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AIDS Patient Care STDS. 2017 Apr;31(4):196-204. doi: 10.1089/apc.2017.0002.

"Support Your Client at the Space That They're in": HIV Pre-Exposure Prophylaxis (PrEP) Prescribers' Perspectives on PrEP-Related Risk Compensation.

Author information

1 Department of Psychology, George Washington University , Washington, District of Columbia.
2 Department of Chronic Disease Epidemiology, Yale School of Public Health , New Haven, Connecticut.
3 Center for Interdisciplinary Research on AIDS, Yale University , New Haven, Connecticut.
4 Department of Epidemiology and Biostatistics, Milken Institute School of Public Health, George Washington University , Washington, District of Columbia.
5 The Fenway Institute , Fenway Health, Boston, Massachusetts.
6 Beth Israel Deaconess Medical Center, Harvard Medical School , Boston, Massachusetts.
7 Columbia School of Nursing , New York, New York.
8 University of Michigan Medical School , Ann Arbor, Michigan.
9 Yale Law School , New Haven, Connecticut.
10 Columbia Law School , New York, New York.
11 Department of Health Promotion and Behavior, College of Public Health, University of Georgia , Athens, Georgia .
12 Disparities Solutions Center, Massachusetts General Hospital, Harvard Medical School , Boston, Massachusetts.
13 Department of Psychology, Yale University , New Haven, Connecticut.


Despite the demonstrated effectiveness of HIV pre-exposure prophylaxis (PrEP) and evidence that most PrEP users do not engage in risk compensation (i.e., increased risk behavior due to a perceived decrease in HIV susceptibility), some healthcare providers report patient risk compensation to be a deterrent to prescribing PrEP. Overcoming this barrier is essential to supporting PrEP access and uptake among people at risk for HIV. To inform such efforts, this qualitative study explored PrEP-related risk compensation attitudes among providers with firsthand experience prescribing PrEP. US-based PrEP providers (nā€‰=ā€‰18), most of whom were HIV specialists, were recruited through direct outreach and referral from colleagues and other participants. Individual 90-min semistructured interviews were conducted by phone or in person from September 2014 through February 2015, transcribed, and thematically analyzed. Three attitudinal themes emerged: (1) providers' role is to support patients in making informed decisions, (2) risk behavior while taking PrEP does not fully offset PrEP's protective benefit (i.e., PrEP confers net protection, even with added behavioral risk), and (3) PrEP-related risk compensation is unduly stigmatized within and beyond the healthcare community. Participants were critical of other healthcare providers' negative judgment of patients and reluctance to prescribe PrEP due to anticipated risk compensation. Several providers also acknowledged an evolution in their thinking from initial ambivalence toward greater acceptance of PrEP and PrEP-related behavior change. PrEP providers' insights about risk compensation may help to address unsubstantiated concerns about PrEP-related risk compensation and challenge the acceptability of withholding PrEP on these grounds.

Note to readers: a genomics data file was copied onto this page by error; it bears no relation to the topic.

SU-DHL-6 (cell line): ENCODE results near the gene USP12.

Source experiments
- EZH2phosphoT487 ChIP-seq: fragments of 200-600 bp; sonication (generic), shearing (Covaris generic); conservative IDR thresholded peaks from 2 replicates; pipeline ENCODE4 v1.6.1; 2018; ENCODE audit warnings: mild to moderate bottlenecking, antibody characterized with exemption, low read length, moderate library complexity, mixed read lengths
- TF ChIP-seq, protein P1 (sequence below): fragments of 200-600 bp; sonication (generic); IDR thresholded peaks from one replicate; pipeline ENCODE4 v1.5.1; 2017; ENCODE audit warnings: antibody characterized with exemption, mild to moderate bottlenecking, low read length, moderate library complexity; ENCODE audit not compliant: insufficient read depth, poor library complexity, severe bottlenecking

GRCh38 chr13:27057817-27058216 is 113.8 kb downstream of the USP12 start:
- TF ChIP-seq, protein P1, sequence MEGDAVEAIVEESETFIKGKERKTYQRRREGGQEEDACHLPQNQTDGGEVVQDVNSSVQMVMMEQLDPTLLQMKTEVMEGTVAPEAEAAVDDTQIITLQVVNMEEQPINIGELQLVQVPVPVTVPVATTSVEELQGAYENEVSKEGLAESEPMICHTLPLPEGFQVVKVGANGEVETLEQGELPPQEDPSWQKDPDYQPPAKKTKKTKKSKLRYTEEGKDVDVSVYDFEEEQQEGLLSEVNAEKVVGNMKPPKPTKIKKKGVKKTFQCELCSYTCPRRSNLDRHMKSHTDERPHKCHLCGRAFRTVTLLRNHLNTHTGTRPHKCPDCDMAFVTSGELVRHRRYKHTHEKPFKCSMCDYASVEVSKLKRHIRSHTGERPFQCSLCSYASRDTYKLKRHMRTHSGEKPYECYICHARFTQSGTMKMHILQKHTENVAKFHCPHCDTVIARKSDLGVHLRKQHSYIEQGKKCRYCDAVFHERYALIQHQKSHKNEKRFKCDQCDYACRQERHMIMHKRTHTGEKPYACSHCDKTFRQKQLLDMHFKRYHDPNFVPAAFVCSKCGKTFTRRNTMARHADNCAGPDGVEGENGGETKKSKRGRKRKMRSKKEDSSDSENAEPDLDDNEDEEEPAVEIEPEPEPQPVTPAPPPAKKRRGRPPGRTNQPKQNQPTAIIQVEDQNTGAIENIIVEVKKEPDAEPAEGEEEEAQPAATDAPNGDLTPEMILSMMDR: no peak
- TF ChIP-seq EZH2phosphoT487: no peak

HIV; behavioral disinhibition; condom attitudes; healthcare providers; pre-exposure prophylaxis; risk compensation

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